For investments, pre-tax investment income was $141 million for the quarter. This was based on our $19 billion investment portfolio, a new record for Everest. Investment income was 2% above the first quarter of last year. This result was primarily driven by the increase from the investment grade fixed income portfolio, which had a higher asset base this year. This was partially offset by lower limited partnership income. Since some partnerships report income on a quarter lag, this quarter’s results reflected the poor equity market performance of the 2018 fourth quarter. We would expect there to be improvement in the limited partnership income going forward if the public equity market trading conditions continue to improve in 2019. The pre-tax yield on the overall portfolio was 3%, flat compared to 1 year ago. However, both investment grade and alternative fixed income yields were up year-over-year.

On income taxes, the 12.5% effective tax rate on operating income was close to the 13% tax rate we expect for the full year. Positive cash flow continues with operating cash flows of $460 million for the first quarter of 2019 compared to $196 million in 2018. The increase reflects a lower level of paid catastrophe losses in 2019 compared to 2018. Shareholders’ equity for the group was $8.4 billion at the end of the first quarter, up $523 million or 7% compared to year-end 2018. The increase in shareholders’ equity since year-end 2018 is primarily attributable to $349 million of net income and the sharp recovery in a fair value of the investment portfolio, partially offset by capital returned through $57 million of dividends paid and $60 million of share buybacks in the first quarter of 2019. Additionally, we purchased another $9 million of shares after the close of the quarter, for a total of $25 million year-to-date. Everest continues to maintain a very strong capital position with low debt leverage and high liquidity in our investment portfolio, in addition to our robust cash flow.

As Dom mentioned, the strength of our balance sheet is critical to the success of our business. An attestation to this is the affirmation of our A.M. Best A+ superior rating announced last week. Thank you. And now John Doucette will provide a review of the reinsurance operations.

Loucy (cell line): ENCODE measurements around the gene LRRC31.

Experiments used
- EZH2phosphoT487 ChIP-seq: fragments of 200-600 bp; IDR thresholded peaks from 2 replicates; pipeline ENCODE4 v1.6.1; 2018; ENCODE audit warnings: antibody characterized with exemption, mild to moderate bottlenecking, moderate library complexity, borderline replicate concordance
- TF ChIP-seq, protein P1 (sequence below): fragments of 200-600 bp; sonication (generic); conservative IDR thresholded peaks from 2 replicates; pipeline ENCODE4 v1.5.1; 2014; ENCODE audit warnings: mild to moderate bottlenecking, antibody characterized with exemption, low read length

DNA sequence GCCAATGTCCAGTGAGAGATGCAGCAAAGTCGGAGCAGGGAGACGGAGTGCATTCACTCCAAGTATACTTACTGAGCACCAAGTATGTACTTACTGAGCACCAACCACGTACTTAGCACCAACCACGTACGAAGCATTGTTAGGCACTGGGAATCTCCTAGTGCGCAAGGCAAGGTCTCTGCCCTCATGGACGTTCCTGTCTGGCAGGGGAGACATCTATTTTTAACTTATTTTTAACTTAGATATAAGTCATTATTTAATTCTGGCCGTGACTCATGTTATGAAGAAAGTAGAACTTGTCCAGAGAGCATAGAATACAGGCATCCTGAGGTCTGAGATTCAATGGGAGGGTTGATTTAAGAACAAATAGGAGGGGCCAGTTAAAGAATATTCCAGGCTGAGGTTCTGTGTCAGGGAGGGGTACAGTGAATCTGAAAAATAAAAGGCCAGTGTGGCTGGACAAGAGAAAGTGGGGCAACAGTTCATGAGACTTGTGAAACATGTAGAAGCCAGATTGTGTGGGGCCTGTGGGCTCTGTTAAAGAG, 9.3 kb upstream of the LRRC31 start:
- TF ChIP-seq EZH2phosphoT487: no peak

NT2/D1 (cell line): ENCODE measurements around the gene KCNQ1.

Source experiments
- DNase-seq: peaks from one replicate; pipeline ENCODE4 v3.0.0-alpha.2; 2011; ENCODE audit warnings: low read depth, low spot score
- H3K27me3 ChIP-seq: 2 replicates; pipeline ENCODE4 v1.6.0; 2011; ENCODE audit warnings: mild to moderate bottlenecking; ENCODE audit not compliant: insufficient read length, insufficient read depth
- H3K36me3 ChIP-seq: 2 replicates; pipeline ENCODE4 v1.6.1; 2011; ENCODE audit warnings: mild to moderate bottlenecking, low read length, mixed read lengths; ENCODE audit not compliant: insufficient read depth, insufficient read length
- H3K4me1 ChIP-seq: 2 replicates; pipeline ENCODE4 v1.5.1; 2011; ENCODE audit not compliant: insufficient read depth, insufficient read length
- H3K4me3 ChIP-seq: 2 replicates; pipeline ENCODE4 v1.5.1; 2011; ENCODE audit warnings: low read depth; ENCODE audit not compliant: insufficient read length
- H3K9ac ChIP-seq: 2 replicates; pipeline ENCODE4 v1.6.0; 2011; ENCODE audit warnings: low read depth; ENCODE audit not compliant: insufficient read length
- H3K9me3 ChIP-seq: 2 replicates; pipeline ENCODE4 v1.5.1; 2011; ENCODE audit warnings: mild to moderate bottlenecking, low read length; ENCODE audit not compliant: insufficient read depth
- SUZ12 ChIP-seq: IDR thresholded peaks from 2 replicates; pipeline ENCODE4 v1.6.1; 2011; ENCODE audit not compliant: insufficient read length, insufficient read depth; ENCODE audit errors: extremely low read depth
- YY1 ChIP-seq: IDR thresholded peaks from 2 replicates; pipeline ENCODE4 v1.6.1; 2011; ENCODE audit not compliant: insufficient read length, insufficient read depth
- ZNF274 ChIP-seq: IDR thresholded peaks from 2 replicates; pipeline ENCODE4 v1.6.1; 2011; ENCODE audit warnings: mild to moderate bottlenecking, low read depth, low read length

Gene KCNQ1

John Doucette

Thank you, Craig. Good morning. We are pleased to report a robust underwriting profit and solid premium growth for the Everest Reinsurance Division during the first quarter of 2019. Our business remains well-positioned for the current market and for what we see as the evolving trends over the near-term. While the improving market that is emerging today is not an across-the-board rate lift as we may have seen in years gone by, it nevertheless has the potential to be meaningful and sustainable. And this environment favors companies such as Everest, who have the breadth, depth, flexibility, size and innovation to capture evolving opportunities across all classes of business and territories. Everest’s success in the current market is based on these fundamental strengths: a global brand and platform; long-standing, broad relationships with clients and brokers built up over the last four decades by deeply experienced underwriting teams around the world; meaningful capacity; diversified capital sources; and a strong balance sheet.

This quarter, we continued to see the value of partnership with clients, where the reinsurance relationship is strategic for all involved. As our clients have seen pockets of capacity in certain areas reduced, they increasingly turn to Everest to solve their risk and capital needs. Our ability to withstand market stress and continue to provide meaningful, stable capacity over 45 years is of great value to our customers and their intermediaries. Reflecting on the latest two major renewals, January 1 and April 1, we are encouraged with the rate change trend in the market. While not a hard market by historical standards, increasing evidence of stabilization on both underlying business and reinsurance business continues. The market has been reconsidering rates on key parallels and is now painfully aware of the risks embedded in historically less conspicuous parallels such as wildfire. The result is a market requiring rate increases and improved terms and conditions on loss-affected business while maintaining generally stable to increasing prices in non-loss affected programs.

Overall reinsurance market capacity remains tight as both traditional and alternative capital are recalibrating their assumptions on loss costs, exposures, risk assessment and various risk perils, particularly given the amount of catastrophe losses over the last 2 years. And they are becoming more selective as to who they will back and the terms and conditions with which they deploy capacity, which is a positive step in the evolution of the overall reinsurance market. The knock-on effect to non-cat lines is also noteworthy. The market’s broad recognition that cat-exposed profit can no longer subsidize underperforming treaties and other lines of business is resulting in actions on terms, conditions and underlying rates if they have been inadequate on a standalone basis. At the same time, there is increased demand as our customers re-underwrite their primary books, apply rate increases and seek to manage their net exposure. Outside of traditional P&C classes, we also find the outlook on our mortgage business robust and continue to see a long runway in the mortgage space for us to deploy capacity profitably in the current forms as well as in new products, structures and distribution sources.